New Version of PROTECT IP Act Presented

The revised edition of the new US copyright legislation, specifically designed to fight online copyright violations, features provisions affecting such online services as Facebook, Twitter, and YouTube. In fact, the innovations affect the copyrighted content that may be posted to the respective services.

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Members of the House of Representatives have recently introduced the new version of the PROTECT IP Act, which may share similarities with an older version of the bill, approved by the Senate this past spring. Meanwhile, these new measures may come into conflict with legitimate online services. Apparently, the Department of Justice will be able to obtain court orders demanding search engines and Internet service providers to blacklist all websites affiliated with rights violations.

If this proves to be true, the suggested legislation would overturn provisions of the DMCA, a 13 years old act that had successfully kept broadband providers out of the danger connected with their users’ file-sharing activities. Now the new bill could effectively destroy YouTube and other services that rely on user-generated material by making the site admins legally liable for everything their users publish. The consumer outfits are going to boycott the new version of the legislation, asking those lawmakers who tend to support it to hold back for a while and listen to opponents’ concerns. They argue that the old version of PROTECT IP Act would stifle free speech and innovation, while the new version might appear even worse.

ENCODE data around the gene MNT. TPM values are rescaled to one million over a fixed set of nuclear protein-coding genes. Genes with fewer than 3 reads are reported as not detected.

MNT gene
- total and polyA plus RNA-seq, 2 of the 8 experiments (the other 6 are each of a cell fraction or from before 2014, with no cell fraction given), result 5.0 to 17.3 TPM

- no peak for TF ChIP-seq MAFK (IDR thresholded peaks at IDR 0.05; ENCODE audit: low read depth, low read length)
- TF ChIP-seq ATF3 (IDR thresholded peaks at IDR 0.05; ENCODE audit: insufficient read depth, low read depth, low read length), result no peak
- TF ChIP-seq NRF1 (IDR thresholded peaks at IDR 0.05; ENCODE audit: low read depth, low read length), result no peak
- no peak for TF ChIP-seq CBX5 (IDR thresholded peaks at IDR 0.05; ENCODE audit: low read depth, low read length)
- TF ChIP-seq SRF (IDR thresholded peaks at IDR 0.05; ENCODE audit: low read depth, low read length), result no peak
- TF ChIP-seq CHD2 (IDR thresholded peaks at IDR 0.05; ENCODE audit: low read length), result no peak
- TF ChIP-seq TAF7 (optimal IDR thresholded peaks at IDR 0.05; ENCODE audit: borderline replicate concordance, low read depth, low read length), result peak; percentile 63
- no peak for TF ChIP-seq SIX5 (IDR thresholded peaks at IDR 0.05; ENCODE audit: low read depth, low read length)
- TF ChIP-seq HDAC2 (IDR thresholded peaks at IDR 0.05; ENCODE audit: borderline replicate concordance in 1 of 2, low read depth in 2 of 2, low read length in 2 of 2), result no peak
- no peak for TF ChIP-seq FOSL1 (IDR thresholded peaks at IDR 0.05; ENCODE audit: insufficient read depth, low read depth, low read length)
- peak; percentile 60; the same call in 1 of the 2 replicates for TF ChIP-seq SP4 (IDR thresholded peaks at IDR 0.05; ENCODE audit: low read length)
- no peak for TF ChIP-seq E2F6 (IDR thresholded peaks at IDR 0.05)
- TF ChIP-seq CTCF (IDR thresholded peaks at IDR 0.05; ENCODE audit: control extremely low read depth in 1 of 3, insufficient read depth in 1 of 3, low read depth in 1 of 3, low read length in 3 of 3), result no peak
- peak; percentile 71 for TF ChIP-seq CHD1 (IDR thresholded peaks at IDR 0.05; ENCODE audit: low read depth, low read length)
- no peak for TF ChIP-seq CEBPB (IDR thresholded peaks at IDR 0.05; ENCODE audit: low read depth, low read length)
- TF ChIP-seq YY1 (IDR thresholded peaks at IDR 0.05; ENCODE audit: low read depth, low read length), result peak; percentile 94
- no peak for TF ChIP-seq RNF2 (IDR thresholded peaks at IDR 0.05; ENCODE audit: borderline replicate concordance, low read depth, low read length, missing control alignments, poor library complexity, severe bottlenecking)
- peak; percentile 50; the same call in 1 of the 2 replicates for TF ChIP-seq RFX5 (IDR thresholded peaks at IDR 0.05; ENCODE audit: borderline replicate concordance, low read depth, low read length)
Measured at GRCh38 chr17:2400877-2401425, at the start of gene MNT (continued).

The supporters of the copyright legislation claim that the bill will help them fight foreign websites containing infringing content. This is expected to magically increase the country’s economy. A number of consumer groups, including NetCoalition, Consumer Electronics Association, and Computer and Communications Industry Association have already sent a letter to the US House Judiciary Committee members, expressing their concerns over the proposed law. In the letter the outfits asked the law representatives to reconsider introducing the legislation and wait for feedback from the affected organizations. They point out that it is technology sector that is leading the United States out of the recession, so inadvertent damage to this industry shouldn’t happen now.